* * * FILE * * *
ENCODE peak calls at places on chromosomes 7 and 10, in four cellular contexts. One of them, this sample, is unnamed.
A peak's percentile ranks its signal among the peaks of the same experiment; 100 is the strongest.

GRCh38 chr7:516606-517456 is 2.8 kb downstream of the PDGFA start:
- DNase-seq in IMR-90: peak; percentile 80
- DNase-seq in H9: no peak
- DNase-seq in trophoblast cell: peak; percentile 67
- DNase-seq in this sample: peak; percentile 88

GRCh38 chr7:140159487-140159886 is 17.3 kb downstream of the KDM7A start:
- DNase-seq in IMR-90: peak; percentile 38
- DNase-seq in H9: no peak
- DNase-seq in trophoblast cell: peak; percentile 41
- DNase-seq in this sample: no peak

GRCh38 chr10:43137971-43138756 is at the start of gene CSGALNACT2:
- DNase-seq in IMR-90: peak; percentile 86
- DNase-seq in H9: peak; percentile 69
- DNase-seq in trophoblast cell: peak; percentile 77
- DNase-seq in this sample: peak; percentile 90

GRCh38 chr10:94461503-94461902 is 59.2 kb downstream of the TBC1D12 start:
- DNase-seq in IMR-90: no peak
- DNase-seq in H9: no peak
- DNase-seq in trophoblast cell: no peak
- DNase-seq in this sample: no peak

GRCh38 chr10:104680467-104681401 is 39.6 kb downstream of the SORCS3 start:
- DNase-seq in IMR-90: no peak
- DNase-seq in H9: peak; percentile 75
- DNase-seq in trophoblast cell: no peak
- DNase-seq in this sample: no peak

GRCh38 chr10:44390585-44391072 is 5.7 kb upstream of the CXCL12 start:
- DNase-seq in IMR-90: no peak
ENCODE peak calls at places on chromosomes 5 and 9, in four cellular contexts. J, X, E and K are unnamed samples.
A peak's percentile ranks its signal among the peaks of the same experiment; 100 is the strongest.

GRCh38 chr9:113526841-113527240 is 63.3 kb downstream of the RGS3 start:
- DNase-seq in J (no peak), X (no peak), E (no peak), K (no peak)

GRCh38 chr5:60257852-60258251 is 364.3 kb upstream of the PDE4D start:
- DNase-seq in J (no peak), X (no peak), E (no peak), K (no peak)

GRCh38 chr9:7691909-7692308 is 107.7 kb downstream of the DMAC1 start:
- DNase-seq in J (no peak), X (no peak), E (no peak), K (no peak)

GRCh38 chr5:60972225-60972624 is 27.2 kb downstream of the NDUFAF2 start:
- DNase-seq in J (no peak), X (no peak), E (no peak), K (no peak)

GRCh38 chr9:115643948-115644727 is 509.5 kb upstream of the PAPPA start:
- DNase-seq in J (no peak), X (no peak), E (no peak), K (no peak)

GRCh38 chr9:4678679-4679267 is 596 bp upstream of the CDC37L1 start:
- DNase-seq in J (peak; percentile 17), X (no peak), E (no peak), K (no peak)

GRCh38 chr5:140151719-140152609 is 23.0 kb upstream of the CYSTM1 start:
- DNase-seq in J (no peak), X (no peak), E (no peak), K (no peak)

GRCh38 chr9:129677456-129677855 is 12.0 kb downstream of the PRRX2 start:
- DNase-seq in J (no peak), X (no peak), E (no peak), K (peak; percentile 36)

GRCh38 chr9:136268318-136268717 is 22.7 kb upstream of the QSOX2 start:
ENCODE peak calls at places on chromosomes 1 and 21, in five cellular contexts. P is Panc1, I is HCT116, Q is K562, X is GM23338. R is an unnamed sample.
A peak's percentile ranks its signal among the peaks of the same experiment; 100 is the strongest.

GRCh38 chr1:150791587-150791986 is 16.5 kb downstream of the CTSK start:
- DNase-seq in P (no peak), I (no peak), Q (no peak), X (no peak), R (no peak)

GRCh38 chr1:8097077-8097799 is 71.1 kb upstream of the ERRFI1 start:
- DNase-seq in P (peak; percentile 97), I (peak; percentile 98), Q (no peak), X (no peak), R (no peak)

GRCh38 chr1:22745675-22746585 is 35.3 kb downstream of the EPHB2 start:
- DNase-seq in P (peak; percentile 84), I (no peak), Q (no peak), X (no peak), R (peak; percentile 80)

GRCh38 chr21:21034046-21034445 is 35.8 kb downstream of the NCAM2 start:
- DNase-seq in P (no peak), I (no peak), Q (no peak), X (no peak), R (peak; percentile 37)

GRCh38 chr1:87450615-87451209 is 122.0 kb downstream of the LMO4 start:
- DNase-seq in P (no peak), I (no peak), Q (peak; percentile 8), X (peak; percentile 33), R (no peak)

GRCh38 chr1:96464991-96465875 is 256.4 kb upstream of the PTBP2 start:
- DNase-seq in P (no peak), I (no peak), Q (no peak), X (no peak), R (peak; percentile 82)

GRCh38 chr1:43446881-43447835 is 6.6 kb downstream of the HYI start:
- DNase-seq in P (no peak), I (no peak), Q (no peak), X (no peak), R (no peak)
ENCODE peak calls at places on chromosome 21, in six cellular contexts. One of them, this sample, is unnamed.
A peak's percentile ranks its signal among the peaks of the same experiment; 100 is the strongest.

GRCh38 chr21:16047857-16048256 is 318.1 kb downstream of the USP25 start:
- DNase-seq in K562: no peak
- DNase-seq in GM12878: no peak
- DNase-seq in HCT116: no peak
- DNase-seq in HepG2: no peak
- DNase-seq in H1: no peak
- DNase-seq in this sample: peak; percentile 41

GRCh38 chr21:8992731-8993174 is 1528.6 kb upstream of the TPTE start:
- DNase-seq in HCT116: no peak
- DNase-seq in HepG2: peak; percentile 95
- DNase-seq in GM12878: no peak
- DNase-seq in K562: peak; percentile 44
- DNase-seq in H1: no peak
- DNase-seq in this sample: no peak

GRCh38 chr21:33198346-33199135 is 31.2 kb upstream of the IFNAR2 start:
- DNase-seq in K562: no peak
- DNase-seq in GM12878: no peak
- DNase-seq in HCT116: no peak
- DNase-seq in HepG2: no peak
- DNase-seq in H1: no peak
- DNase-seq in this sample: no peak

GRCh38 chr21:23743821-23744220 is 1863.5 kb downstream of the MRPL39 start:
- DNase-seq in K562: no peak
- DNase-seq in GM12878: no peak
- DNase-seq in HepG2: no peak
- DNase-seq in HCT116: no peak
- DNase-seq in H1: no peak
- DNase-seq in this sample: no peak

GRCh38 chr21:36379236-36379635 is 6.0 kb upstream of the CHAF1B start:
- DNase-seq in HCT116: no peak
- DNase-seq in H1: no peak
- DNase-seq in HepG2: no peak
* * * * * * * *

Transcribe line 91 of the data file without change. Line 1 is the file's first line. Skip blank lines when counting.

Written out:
- DNase-seq in HepG2: no peak